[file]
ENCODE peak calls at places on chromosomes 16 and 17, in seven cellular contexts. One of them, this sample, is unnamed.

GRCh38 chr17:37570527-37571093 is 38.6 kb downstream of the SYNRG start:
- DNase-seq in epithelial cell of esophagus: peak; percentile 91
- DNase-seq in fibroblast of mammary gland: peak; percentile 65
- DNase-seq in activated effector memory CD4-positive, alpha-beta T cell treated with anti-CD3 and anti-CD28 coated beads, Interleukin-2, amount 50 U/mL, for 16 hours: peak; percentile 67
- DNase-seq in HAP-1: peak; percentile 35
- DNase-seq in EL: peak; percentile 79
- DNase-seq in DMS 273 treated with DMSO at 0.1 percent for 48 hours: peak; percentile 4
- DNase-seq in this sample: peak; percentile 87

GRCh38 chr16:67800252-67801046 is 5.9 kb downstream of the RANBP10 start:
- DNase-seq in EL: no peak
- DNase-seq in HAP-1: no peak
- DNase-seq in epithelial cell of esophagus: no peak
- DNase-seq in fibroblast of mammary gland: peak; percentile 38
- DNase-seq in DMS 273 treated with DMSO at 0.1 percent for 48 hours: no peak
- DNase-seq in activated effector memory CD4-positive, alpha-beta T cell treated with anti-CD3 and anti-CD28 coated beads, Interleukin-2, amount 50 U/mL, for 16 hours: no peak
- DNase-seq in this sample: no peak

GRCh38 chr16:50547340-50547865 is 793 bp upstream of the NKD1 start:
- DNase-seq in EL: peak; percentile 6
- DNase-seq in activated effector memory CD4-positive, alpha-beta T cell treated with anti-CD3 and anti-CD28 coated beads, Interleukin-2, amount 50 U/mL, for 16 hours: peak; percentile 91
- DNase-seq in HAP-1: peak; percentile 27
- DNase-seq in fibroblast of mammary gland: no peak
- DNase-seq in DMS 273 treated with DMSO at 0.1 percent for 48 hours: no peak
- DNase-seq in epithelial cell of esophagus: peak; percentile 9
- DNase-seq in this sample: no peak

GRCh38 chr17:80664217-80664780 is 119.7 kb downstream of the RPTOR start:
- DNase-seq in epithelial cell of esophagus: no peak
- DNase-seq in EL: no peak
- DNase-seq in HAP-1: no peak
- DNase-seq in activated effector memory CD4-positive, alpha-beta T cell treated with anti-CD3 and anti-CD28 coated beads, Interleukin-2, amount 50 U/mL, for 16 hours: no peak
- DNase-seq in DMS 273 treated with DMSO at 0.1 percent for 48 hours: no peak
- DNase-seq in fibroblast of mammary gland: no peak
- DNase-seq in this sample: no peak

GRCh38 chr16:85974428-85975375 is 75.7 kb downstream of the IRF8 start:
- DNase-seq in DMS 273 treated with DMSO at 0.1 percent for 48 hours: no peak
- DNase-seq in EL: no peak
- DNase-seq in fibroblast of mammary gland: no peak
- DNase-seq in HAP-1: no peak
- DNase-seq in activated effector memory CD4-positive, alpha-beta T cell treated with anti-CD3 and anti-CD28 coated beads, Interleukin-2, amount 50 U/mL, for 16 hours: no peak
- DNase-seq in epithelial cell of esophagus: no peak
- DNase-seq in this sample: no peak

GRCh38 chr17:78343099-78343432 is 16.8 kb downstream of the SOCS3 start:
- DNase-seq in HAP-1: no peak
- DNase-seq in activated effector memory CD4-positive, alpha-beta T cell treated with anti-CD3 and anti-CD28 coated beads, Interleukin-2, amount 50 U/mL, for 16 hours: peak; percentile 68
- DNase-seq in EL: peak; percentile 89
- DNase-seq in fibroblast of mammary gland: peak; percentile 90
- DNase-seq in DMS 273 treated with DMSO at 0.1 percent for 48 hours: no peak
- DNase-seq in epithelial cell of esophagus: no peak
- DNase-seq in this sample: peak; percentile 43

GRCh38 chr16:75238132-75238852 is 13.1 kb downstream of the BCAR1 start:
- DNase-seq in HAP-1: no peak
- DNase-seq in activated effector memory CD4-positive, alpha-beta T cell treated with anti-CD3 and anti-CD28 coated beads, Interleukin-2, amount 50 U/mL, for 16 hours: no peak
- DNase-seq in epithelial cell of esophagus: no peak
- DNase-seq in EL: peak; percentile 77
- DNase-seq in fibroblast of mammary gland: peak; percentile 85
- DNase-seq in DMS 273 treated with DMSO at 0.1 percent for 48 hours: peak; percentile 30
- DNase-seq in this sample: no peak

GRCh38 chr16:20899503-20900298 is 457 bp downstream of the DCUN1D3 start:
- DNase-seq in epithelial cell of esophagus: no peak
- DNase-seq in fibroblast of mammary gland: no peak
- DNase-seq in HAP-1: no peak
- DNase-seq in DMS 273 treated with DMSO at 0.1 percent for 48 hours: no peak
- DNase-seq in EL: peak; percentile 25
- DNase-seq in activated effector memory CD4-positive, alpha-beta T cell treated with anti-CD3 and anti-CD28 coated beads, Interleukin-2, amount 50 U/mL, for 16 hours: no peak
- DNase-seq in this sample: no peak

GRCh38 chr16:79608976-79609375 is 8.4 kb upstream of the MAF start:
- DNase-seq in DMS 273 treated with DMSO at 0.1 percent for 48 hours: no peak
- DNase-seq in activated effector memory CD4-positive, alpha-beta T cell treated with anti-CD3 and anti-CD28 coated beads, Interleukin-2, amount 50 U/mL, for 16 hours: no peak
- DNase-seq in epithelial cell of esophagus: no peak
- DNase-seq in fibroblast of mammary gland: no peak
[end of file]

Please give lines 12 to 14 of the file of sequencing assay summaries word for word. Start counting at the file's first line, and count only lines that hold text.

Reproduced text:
- DNase-seq in HAP-1: no peak
- DNase-seq in epithelial cell of esophagus: no peak
- DNase-seq in fibroblast of mammary gland: peak; percentile 38